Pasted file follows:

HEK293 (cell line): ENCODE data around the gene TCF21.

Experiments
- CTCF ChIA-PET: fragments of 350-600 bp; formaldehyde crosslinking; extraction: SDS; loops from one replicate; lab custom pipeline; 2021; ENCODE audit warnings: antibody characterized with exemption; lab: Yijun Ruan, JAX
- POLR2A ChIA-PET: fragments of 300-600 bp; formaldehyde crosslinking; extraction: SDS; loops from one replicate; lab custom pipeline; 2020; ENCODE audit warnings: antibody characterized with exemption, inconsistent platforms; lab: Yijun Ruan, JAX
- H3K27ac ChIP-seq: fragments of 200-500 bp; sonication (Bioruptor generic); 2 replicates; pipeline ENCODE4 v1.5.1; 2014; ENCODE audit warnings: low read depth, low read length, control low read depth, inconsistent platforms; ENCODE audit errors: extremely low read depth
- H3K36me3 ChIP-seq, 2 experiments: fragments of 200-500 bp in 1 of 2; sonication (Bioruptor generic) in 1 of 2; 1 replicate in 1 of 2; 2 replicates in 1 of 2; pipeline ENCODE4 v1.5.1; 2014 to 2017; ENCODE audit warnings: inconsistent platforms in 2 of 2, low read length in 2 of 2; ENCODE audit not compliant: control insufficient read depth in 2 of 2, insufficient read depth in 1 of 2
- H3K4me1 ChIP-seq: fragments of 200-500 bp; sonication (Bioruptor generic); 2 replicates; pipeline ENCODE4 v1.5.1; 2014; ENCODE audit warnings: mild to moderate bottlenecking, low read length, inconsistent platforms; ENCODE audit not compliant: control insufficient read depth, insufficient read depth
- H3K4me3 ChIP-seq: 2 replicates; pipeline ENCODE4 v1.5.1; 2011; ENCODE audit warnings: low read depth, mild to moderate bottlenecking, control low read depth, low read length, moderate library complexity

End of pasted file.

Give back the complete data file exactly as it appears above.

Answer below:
HEK293 (cell line): ENCODE data around the gene TCF21.

Experiments
- CTCF ChIA-PET: fragments of 350-600 bp; formaldehyde crosslinking; extraction: SDS; loops from one replicate; lab custom pipeline; 2021; ENCODE audit warnings: antibody characterized with exemption; lab: Yijun Ruan, JAX
- POLR2A ChIA-PET: fragments of 300-600 bp; formaldehyde crosslinking; extraction: SDS; loops from one replicate; lab custom pipeline; 2020; ENCODE audit warnings: antibody characterized with exemption, inconsistent platforms; lab: Yijun Ruan, JAX
- H3K27ac ChIP-seq: fragments of 200-500 bp; sonication (Bioruptor generic); 2 replicates; pipeline ENCODE4 v1.5.1; 2014; ENCODE audit warnings: low read depth, low read length, control low read depth, inconsistent platforms; ENCODE audit errors: extremely low read depth
- H3K36me3 ChIP-seq, 2 experiments: fragments of 200-500 bp in 1 of 2; sonication (Bioruptor generic) in 1 of 2; 1 replicate in 1 of 2; 2 replicates in 1 of 2; pipeline ENCODE4 v1.5.1; 2014 to 2017; ENCODE audit warnings: inconsistent platforms in 2 of 2, low read length in 2 of 2; ENCODE audit not compliant: control insufficient read depth in 2 of 2, insufficient read depth in 1 of 2
- H3K4me1 ChIP-seq: fragments of 200-500 bp; sonication (Bioruptor generic); 2 replicates; pipeline ENCODE4 v1.5.1; 2014; ENCODE audit warnings: mild to moderate bottlenecking, low read length, inconsistent platforms; ENCODE audit not compliant: control insufficient read depth, insufficient read depth
- H3K4me3 ChIP-seq: 2 replicates; pipeline ENCODE4 v1.5.1; 2011; ENCODE audit warnings: low read depth, mild to moderate bottlenecking, control low read depth, low read length, moderate library complexity